While  this appears to be a statment relating to the condition of man  today, a  commentary found  in the  Bible on  these verses indicates  otherwise.  That  commentary  is  Hebrews 2:5-9, where these verses  are qouted to show  that it is in  the world to come that this condition  will apply.  The  whole world is brought into subjection  to Christ (Ephesians 1:22) because of Christ's work on the  cross.  But  "we see  not yet  all things under Him" (Hebrews 2:8).  This will be in the world to come.

    Moreover, the  man that is in view in  Psalm 8 is not mankind.  It  is not the believers either.  Hebrews 2 clearly shows that the man God is speaking of in Psalm 8 is Jesus Himself, who was made a little lower than  the angels.  By this magnificent victory on the cross He  brought everything  into subjection  .  This  subjection includes Christ's victory over Satan.

    It is in the world to come, the new heaven and new earth, that the full destruction  of Satan will be realized.  At judgment day Satan and all who are  his followers, both demons and men, will be cast into the lake of fire.  Then, too, death itself together with the  place of the dead, Hades, will  also be cast into the lake of fire  (Rev.  20:14).  In  other  words,  at judgment day the full consequence of Christ,s victory on the cross will be realized.  At that time the  full impact of  the curse of  Genesis 3:14 will  be seen.

    Note the language of Isaiah 65  which indicates the conditions that  will exist in  the new heaven  and new earth (Isaiah 65:17).  In verse 25 we read:

    The wolf and the lamb shall feed together, the lion  shall eat     straw like the ox; and dust shall be the serpent's food.  They     shall not hurt  or destroy in  all my holy  mountain, says the     Lord.

    Note that the statement speaks of  conditions similar to those that existed in the garden  of Eden.  There is peace.  The animals are again  herbivorous.  Note the  serpent.  The curse  of Genesis 3:14  has  been  brought  to  full  fruition.  His humiliation is complete.  In Hell  he is  the lowest  of the  creatures.  One is reminded of  the language of Isaiah 14 which  speaks of the end of the  king  of  Babylon.  I  believe  there  is  adequate Biblical evidence to show that  the king of Babylon is presented  here as a type of Satan.  Note:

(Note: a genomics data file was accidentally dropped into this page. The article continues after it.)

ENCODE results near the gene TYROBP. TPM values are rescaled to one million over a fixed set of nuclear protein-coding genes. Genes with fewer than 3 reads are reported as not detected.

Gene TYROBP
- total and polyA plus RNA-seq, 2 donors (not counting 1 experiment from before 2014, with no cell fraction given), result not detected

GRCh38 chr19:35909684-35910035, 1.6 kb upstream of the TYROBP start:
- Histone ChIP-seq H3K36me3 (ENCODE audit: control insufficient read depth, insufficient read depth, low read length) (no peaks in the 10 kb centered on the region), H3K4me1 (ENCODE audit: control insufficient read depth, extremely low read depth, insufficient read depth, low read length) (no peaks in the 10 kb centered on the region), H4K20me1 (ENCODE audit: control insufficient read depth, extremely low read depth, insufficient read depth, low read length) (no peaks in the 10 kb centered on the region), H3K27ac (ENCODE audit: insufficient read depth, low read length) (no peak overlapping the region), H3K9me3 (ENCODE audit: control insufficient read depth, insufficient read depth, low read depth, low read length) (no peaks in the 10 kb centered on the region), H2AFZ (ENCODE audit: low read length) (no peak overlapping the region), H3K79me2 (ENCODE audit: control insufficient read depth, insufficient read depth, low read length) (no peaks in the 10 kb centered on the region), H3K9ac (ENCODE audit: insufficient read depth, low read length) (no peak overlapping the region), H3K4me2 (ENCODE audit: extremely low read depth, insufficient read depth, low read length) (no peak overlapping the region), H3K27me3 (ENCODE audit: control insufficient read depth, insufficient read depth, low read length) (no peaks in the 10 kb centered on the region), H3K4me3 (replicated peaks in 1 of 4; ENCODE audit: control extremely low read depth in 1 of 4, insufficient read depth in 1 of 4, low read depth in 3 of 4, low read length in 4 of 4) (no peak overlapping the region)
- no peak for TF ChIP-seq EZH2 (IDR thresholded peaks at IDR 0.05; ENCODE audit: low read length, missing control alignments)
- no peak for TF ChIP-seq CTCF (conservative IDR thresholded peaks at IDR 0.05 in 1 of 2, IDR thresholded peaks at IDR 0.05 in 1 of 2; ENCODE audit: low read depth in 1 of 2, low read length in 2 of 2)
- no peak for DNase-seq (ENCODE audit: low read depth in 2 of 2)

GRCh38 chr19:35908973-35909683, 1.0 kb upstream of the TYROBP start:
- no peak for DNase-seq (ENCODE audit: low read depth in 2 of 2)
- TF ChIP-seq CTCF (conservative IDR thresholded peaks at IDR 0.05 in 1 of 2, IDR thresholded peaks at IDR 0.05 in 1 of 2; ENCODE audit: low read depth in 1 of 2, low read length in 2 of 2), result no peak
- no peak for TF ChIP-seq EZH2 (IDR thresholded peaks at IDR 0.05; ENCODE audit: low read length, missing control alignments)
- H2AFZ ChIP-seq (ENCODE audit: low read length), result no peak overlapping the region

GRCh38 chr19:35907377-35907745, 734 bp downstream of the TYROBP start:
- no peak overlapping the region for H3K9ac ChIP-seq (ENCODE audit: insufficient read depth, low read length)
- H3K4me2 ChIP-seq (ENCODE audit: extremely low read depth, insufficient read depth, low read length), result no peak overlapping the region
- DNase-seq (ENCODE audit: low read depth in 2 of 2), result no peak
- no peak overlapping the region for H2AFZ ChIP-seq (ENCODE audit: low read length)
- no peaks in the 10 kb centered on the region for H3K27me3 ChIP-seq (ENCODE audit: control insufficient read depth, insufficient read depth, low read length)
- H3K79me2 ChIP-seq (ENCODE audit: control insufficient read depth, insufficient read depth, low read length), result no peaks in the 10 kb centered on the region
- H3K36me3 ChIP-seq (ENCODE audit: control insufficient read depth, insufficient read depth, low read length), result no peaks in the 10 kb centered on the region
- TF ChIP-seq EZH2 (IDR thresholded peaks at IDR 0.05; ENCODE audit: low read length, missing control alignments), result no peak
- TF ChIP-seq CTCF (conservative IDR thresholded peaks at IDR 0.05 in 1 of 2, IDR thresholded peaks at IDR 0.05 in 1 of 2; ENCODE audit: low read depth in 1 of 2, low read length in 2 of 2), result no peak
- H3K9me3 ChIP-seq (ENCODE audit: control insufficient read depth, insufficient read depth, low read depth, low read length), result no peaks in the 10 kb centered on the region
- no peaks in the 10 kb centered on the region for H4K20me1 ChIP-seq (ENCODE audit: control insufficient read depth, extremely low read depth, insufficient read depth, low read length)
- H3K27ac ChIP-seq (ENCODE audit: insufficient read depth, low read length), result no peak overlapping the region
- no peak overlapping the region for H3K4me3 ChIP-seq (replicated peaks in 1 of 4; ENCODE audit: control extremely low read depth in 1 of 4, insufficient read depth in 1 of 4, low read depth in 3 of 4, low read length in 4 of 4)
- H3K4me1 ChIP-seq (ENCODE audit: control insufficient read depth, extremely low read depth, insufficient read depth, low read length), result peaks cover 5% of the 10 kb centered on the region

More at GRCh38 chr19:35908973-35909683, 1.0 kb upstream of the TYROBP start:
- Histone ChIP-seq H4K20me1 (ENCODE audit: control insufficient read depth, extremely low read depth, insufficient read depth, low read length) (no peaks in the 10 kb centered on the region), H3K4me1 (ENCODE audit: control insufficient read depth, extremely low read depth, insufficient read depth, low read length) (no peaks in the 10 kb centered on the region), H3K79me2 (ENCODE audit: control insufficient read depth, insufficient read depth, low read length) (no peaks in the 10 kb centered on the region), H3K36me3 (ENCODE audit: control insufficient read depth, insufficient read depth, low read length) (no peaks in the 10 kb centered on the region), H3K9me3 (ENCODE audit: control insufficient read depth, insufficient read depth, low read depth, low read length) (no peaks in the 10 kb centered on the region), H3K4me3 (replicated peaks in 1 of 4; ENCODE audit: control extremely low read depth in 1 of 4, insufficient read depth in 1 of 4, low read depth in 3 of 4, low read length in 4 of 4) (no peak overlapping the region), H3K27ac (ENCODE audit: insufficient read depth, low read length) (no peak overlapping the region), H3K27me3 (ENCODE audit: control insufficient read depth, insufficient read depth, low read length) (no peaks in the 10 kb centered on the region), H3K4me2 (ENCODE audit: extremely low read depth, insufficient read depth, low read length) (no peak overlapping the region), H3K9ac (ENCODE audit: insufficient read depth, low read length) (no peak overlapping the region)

But  you are brought down to Sheol,  to the depths of the Pit.      Those who  see you will stare at you,  and ponder over you; is     this the  man who made the earth  tremble, who shook kingdoms,     who made the world like a desert and overthrew its cities, who     did  not  let  his  prisoners  go  home?  All the kings of the     nations lie in glory, each in  his own tomb, but you are  cast     out, away from your  sepulchre, like a loathed untimely birth,     clothed with  the slain,  those pierced  by the  sword, who go     down to the stones of the Pit, like a  dead body trodden under     foot.  You will not be joined with them in burial, because you     have destroyed your land, you have slain your people.  May the     descendants  of  evildoers  nevermore  be  named.    (Isaiah     14:15-20)

    The passages quoted in  Isaiah 65 and Isaiah 14  are obviously word pictures of conditions  that will exist beyond  judgment day.  How  much we  can understand  them literally  is not the burden of this discussion.  The picture of the final punishment of Satan is easily seen.

Why Does God Delay?

    Why,  we might ask, did  God delay  carrying out  his curse on Satan?  Why has  He delayed for  almost 2000 years  throwing Satan into  the lake of  fire?  Some light  is shed on  this question in Ephesians 3:8-11:

    To me,  though I  am the  very least  of all  the saints, this     grace was  given, to preach  to the Gentiles  the unsearchable     riches of  Christ, and to make all men see what is the plan of     the  mystery hidden  for ages  in God  who created all things;     that  through the church the manifold  wisdom of God might now     be made known to the principalities and powers in the heavenly     places.  This was according  to the eternal  purpose which he     has realized in Christ Jesus our Lord.